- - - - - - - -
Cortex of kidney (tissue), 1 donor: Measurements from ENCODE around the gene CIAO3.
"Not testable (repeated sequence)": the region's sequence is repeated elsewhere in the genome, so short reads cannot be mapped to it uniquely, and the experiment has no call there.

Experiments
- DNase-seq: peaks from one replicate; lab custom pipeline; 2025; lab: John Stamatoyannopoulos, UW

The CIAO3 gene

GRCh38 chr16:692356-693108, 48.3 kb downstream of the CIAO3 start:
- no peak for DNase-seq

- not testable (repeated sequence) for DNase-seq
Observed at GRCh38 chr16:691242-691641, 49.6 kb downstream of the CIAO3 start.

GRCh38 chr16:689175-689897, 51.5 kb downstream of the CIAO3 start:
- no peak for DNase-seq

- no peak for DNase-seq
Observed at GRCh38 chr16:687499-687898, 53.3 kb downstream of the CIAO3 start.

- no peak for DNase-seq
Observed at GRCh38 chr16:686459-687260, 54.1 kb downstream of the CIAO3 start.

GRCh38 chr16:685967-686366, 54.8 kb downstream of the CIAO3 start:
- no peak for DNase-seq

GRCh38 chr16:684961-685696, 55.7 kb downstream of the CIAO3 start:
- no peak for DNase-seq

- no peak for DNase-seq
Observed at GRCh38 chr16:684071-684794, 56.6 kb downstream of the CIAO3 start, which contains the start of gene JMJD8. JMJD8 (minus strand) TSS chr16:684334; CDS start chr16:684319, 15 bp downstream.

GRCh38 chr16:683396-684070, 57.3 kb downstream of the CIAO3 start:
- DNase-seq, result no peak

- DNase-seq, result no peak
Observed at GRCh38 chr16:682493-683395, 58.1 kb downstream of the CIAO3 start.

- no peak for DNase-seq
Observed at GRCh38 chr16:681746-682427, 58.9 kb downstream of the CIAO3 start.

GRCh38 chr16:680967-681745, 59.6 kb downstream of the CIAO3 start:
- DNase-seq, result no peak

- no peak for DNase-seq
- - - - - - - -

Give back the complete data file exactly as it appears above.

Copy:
Cortex of kidney (tissue), 1 donor: Measurements from ENCODE around the gene CIAO3.
"Not testable (repeated sequence)": the region's sequence is repeated elsewhere in the genome, so short reads cannot be mapped to it uniquely, and the experiment has no call there.

Experiments
- DNase-seq: peaks from one replicate; lab custom pipeline; 2025; lab: John Stamatoyannopoulos, UW

The CIAO3 gene

GRCh38 chr16:692356-693108, 48.3 kb downstream of the CIAO3 start:
- no peak for DNase-seq

- not testable (repeated sequence) for DNase-seq
Observed at GRCh38 chr16:691242-691641, 49.6 kb downstream of the CIAO3 start.

GRCh38 chr16:689175-689897, 51.5 kb downstream of the CIAO3 start:
- no peak for DNase-seq

- no peak for DNase-seq
Observed at GRCh38 chr16:687499-687898, 53.3 kb downstream of the CIAO3 start.

- no peak for DNase-seq
Observed at GRCh38 chr16:686459-687260, 54.1 kb downstream of the CIAO3 start.

GRCh38 chr16:685967-686366, 54.8 kb downstream of the CIAO3 start:
- no peak for DNase-seq

GRCh38 chr16:684961-685696, 55.7 kb downstream of the CIAO3 start:
- no peak for DNase-seq

- no peak for DNase-seq
Observed at GRCh38 chr16:684071-684794, 56.6 kb downstream of the CIAO3 start, which contains the start of gene JMJD8. JMJD8 (minus strand) TSS chr16:684334; CDS start chr16:684319, 15 bp downstream.

GRCh38 chr16:683396-684070, 57.3 kb downstream of the CIAO3 start:
- DNase-seq, result no peak

- DNase-seq, result no peak
Observed at GRCh38 chr16:682493-683395, 58.1 kb downstream of the CIAO3 start.

- no peak for DNase-seq
Observed at GRCh38 chr16:681746-682427, 58.9 kb downstream of the CIAO3 start.

GRCh38 chr16:680967-681745, 59.6 kb downstream of the CIAO3 start:
- DNase-seq, result no peak

- no peak for DNase-seq